Boli Figure, Bamana, Mali
Medium: Clay and organic materials
H: 54 cm (21,3″), W: 20 cm (7,9″), D: 18 cm (7,1″)
This object, called a boli (pl. boliw), once played as a central role in the ritual life of a Bamana village in Mali. Such power objects are owned by male initiation associations whose members progress through induction processes that span decades. Over time, they attain esoteric knowledge that leads to a greater understanding of the natural and spiritual worlds. Opaque and mysterious to the uninitiated eye, boliw are safely handled only by those association members equipped with the most rarified skills and expertise.
The primary function of a boli is to accumulate and control the naturally occurring life force called nyama for the spiritual benefit of the community. Used as altars or carried during dance performances, they are complex creations created from esoteric recipes, or daliluw. Animal bones, vegetable matter, honey, and metal are packed around an interior armature of bamboo wrapped in white cotton cloth. They are covered with layers of mud and clay, and their surfaces accumulate sacrificial materials over time, including chicken and goat blood, chewed kola nuts, alcohol, and millet porridge. Each added layer of material lends the structure greater spiritual power.
Boliw and their numerous ingredients have been interpreted in a number of different ways. It has been suggested, for instance, that the disparate elements of which boliw are composed symbolize the various parts of the universe, so that the whole can be read as a model of Bamana cosmological belief. It has also been noted that the boliw’s sacrificial coatings are strikingly similar to the undigested contents of human stomachs, while the interiors of the boliw are made of materials generally associated with the body’s exterior. For this reason, they have sometimes been interpreted as portrayals of animals and people turned inside out.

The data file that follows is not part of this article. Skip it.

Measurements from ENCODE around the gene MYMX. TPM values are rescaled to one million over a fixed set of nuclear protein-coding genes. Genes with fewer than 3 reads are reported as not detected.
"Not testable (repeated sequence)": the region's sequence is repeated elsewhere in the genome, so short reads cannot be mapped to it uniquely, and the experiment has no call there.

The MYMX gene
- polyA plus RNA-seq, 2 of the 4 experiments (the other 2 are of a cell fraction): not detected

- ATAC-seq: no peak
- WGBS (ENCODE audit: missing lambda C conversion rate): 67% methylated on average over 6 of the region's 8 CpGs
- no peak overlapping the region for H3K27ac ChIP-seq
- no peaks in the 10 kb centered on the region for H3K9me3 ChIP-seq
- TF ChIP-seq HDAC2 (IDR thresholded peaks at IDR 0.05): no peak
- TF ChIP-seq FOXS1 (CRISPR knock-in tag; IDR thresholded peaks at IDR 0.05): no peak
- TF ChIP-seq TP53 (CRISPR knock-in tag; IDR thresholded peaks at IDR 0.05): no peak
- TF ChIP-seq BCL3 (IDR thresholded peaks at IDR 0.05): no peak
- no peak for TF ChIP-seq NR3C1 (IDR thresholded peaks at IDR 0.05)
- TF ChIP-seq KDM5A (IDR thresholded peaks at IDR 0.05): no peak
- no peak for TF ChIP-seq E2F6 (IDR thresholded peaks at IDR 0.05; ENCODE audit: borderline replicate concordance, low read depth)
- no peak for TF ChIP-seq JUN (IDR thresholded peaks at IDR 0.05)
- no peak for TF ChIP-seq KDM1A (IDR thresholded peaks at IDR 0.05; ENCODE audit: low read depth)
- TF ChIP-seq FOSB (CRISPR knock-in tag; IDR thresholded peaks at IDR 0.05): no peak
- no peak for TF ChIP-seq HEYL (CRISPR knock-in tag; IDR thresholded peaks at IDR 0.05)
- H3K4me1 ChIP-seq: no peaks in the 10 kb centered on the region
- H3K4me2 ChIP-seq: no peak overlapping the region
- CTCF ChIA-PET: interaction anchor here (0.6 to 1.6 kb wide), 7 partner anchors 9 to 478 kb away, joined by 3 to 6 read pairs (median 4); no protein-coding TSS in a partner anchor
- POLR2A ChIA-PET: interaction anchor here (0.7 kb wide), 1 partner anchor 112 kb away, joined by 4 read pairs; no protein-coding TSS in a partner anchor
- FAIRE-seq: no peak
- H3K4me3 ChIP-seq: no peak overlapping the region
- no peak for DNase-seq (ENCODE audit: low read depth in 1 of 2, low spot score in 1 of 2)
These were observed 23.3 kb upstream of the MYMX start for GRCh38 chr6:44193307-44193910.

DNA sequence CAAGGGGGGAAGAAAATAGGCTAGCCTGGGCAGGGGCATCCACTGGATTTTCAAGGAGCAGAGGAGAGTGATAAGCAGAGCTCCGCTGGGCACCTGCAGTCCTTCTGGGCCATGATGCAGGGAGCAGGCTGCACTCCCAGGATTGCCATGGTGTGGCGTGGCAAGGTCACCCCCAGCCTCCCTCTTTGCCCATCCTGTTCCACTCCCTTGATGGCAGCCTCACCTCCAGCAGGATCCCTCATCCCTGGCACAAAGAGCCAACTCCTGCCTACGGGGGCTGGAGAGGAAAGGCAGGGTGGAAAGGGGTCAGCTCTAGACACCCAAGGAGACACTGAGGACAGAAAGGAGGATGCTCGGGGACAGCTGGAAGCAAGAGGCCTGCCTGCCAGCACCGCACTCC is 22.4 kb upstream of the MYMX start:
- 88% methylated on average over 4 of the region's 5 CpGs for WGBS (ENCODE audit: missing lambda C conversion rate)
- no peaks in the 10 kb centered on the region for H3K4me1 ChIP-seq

Sources: A History of Art in Africa and Africa and Africa – The Art of A Continent
This Boli examined and X-rayed by the laboratory at the National Museum of Denmark in Copenhagen and shows (by enlarging the picture) a number of interesting metal ‘rods’, concluded in ceremonies during the years of construction of the figure.
An interesting detail: The four nails located at the bottom of the figure are ‘industrial nails that, according to metal experts at the National Museum of Denmark, were produced and put on sale in Europe around 1840. The same type of nail was in the late 1800s used by the Portuguese as tender in Mali and the nearby countries.
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